Ealing and Northfield Uncategorized

Street cleaning slips

In his speech on the corporate plan the Conservative group leader, Jason Stacey, pulled up the new administration on their performance on street cleaning.

The council’s benchmark for street cleaning is that at least 90% of roads inspected in a ward should be rated A – this is means that effectively you cannot really see any rubbish or detritus. In the four months before the local election the previous administration managed to get every ward in the borough over this hurdle. It was important to us. It was what we set out to do. Cllr Stacey shared figures with the council showing that 12 wards (Cleveland, Ealing Broadway, Ealing Common, Elthorne, Greenford Broadway, Greenford Green, Hobbayne, Lady Margaret, North Greenford, Northfield, Northolt Mandeville and Perivale) failed to meet the standard in June.

The new man responsible, Cllr Mahfouz, pronounced himself “livid”. Quite right. The Tories did manage to clean up the borough but I can’t tell you how much effort it took. Anyone who thinks that you just draw up a contract and sit back seriously underestimates the task. You have to keep endlessly hassling to get what you want and it is only by prioritising the hassling, which to their great credit Cllrs Stacey and Emment did, that you get the result. Maybe it shouldn’t be this way, but it simply is. Cllr Mahfouz needs to keep up the pressure. Tedious but necessary.

5 replies on “Street cleaning slips”

Arresting the squalor was a major achievement by the Conservative council not only in residential roads but notably in town centres such as West Ealing which were becoming places to visit less frequently or even to shun. I hope that the new council leader Julian Bell will adopt Jason Stacey`s strategy of unpredictable visiting of local streets and parks to see how maintenance is progressing which helps to keep council officers on their toes, particularly with monitoring of contractors.



Be interesting to know when a street is a dirty street and not a dirty street. By which I do not mean what I see, but by what the contract says.

Under Street cleansing frequently asked questions all that catches my eye is “All streets are given a deep clean monthly”. Oh yes. What does that mean in contractual terms? And all streets??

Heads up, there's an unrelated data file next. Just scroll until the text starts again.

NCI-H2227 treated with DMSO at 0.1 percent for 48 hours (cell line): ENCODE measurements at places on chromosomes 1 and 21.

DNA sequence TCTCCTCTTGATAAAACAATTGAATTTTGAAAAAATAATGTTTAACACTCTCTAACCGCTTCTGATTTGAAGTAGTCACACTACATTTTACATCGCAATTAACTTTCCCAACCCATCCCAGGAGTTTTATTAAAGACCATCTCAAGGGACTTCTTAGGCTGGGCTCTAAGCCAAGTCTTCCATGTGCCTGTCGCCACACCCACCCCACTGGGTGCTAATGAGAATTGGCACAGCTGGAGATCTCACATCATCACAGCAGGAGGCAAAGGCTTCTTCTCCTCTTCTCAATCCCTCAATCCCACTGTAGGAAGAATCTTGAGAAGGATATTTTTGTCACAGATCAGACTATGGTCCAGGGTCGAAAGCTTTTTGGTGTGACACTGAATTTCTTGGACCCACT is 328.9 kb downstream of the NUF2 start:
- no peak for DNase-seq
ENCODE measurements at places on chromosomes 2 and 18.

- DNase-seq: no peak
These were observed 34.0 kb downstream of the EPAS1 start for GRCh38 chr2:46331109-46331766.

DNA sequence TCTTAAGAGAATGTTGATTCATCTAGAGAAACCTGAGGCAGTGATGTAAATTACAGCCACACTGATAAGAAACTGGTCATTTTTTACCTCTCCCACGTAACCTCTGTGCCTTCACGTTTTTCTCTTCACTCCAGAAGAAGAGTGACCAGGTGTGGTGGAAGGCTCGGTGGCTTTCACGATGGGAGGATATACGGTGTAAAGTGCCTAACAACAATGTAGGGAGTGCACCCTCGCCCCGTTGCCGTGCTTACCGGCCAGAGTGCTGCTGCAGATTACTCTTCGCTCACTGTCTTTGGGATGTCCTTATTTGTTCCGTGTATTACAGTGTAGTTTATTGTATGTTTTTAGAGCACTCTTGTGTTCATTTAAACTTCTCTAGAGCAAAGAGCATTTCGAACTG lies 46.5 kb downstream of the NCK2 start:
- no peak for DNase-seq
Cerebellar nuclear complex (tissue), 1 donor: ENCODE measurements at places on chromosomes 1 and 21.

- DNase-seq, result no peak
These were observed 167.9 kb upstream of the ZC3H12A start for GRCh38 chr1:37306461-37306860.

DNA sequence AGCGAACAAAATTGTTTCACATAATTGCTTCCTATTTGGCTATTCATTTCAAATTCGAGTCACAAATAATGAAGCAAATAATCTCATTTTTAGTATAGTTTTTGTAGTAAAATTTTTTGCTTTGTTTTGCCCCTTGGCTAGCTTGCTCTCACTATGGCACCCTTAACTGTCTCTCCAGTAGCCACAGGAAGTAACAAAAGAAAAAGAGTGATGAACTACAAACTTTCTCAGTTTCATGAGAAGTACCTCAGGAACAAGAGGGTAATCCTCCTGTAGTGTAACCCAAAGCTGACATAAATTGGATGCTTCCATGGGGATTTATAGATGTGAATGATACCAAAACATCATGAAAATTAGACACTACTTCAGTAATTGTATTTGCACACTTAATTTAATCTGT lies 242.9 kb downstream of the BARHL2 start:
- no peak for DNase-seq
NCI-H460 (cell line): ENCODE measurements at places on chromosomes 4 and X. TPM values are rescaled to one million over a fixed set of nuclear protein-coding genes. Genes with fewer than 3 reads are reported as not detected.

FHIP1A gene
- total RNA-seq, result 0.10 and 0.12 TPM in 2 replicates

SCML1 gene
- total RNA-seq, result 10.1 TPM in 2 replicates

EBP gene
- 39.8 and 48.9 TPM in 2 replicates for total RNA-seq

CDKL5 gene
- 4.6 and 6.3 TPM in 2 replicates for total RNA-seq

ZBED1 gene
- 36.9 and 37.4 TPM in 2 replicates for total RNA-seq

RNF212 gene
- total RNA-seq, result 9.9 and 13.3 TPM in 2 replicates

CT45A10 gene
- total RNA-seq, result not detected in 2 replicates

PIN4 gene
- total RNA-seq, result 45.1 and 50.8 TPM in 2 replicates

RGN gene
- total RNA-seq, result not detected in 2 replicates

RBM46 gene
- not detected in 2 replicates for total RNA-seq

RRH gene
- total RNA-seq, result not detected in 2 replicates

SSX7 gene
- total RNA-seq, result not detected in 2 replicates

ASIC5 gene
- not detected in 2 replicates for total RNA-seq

So are there some documents on the website which give a full idea of what the contractual terms are and for which you can give the link (because I certainly cannot find it), or is that something which the Coalition will bring about which they mentioned recently?

P.S. Robert Darke is quite right too.




Page 11 of AR for August does not seem to tie up with what you have said.

Frankly I have not seen improvements.

What do you think about this latest claim?


I have been told that there are a lot of people employed in Ealing Council who are meant to run and look after the contracts and the contractors. If there are such problems in controlling the contractors to give us clean streets then surely the problem lies in the permanent staff in Ealing Council and not in the councillors who monitor this process. Why then are there not staffing changes made within the council to ensure that the people running these contracts are running these contracts properly? Surely if these people are not good enough to do these jobs they should be replaced by people that can do them?


What I am trying to say is that with so many directors, a chief executive, and even some people executive directors, should not these people who get a lot of money be responsible for the staff who manage these contracts and take action to make sure that they are implemented. Surely it is time to change some of these people if things are not running right?


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